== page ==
My friend British Luke Bretherton, who teaches now at Duke University in NC, has shared on Facebook a very insightful article on the confused attitude towards Pope Francis of those who are politically at the left, as well as at the right.
Here is the beginning of the article:
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Since the release of Evangelii Gaudium there have been countless articles and commentary about the economic portions of Pope Francis’s Apostolic Exhortation. Some of the commentary has been downright bizarre, such as Rush Limbaugh denouncing the Pope as a Marxist, or Stuart Varney accusing Francis of being a neo-socialist. American conservatives grumbled but dutifully denounced a distorting media when Pope Francis seemed to go wobbly on homosexuality, but his criticisms of capitalism have crossed the line, and we now see the Pope being criticized and even denounced from nearly every rightward-leaning media pulpit in the land.
Not far below the surface of many of these critiques one hears the following refrain: why can’t the Pope just go back to talking about abortion? Why can’t we return the good old days of Pope John Paul II or Benedict XVI and talk 24/7/365 about sex? Why doesn’t Francis have the decency to limit himself to talking about Jesus and gays, while avoiding the rudeness of discussing economics in mixed company, an issue about which he has no expertise or competence?
There are subtle and brash versions of this plea. At “The Catholic Thing,” Hadley Arkes has penned a characteristically elegant essay in which he notes that Francis is generally correct on teachings about marriage and abortion, but touches on these subjects too briefly, cursorily and with unwelcome caveats of sorts. At the same time, Francis goes on at length about the inequalities and harm caused by free market economies, which moves Hadley to counsel the Pope to consult next time with Michael Novak. The upshot—be as brief as the Gettysburg Address in matters pertaining to economics, and loquacious as Edward Everett when it comes to erotics.
On the brash side there is Larry Kudlow, who nearly hyperventilates when it comes to his disagreement with Pope Francis, accusing him of harboring sympathies with Communist Russia and not sufficiently appreciating Ronald Reagan, Margaret Thatcher, and Pope John Paul II. (R. R. Reno, who is briefly allowed to get a word in edgewise, wisely counseled Kudlow not to fight the last war—or, the one fought three wars ago, for that matter.) Revealingly, Kudlow counsels the Pope to concentrate on “moral and religious reform,” and that he should “harp” instead on “morality, spiritualism and religiosity,” while ceasing to speak about matters economic. Similarly, Judge Napolitano, responding to a challenge from Stuart Varney on why the Pope is talking about economics, responded: “I wish he would stick to faith and morals, on which he is very sound and traditional.”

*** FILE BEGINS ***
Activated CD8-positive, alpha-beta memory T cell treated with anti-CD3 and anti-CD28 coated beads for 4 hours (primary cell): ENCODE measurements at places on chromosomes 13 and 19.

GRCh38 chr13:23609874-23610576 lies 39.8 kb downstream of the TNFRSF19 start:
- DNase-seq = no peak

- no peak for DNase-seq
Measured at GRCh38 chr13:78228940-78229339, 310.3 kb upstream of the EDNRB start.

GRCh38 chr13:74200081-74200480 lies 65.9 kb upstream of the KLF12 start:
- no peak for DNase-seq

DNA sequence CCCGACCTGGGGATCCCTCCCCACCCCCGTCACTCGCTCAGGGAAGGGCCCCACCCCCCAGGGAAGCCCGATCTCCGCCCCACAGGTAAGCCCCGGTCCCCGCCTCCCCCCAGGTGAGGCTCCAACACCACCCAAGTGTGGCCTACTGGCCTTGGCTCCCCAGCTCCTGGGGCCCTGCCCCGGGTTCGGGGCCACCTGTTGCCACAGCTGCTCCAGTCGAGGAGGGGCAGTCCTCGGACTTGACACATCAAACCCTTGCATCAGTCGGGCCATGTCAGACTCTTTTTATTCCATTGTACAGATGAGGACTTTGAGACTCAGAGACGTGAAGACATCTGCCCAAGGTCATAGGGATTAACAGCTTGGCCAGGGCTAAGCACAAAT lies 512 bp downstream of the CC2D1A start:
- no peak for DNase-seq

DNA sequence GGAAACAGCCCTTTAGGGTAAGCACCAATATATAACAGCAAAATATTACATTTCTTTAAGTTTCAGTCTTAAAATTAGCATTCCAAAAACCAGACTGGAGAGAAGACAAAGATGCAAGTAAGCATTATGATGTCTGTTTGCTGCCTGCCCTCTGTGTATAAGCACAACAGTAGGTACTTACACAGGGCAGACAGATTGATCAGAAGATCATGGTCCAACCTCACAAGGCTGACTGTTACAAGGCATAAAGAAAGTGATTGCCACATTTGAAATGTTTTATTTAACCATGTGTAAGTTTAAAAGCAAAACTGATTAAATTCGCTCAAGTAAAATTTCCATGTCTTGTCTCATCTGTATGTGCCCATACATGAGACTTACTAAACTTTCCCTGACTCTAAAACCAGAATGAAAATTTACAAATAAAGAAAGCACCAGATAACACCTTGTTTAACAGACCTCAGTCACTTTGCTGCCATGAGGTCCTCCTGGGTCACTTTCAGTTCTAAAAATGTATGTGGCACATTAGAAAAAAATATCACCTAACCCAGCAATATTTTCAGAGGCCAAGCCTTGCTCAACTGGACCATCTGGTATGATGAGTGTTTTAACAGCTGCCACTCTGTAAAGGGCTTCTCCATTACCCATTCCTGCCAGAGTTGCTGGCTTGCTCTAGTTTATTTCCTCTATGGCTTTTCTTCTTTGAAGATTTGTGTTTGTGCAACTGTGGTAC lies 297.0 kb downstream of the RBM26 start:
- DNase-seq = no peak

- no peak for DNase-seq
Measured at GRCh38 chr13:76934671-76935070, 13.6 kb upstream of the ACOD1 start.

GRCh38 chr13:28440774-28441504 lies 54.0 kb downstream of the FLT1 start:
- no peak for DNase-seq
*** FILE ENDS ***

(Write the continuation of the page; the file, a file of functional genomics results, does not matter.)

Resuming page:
These commentators all but come and out say: we embrace Catholic teaching when it concerns itself with “faith and morals”—when it denounces abortion, opposes gay marriage, and urges personal charity. This is the Catholicism that has been acceptable in polite conversation. This is a stripped-down Catholicism that doesn’t challenge fundamental articles of economic faith.
And it turns out that this version of Catholicism is a useful tool. It is precisely this portion of Catholicism that is acceptable to those who control the right narrative because it doesn’t truly endanger what’s most important to those who steer the Republic: maintaining an economic system premised upon limitless extraction, fostering of endless desires, and creating a widening gap between winners and losers that is papered over by mantras about favoring equality of opportunity.
Read HERE the entire article.
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Patrick J. Deneen is Associate Professor of Government at Georgetown University. He is the author and editor of several books and numerous articles. He has written and lectured widely on such topics as American political thought, religion and politics, literature and politics, and ancient political thought.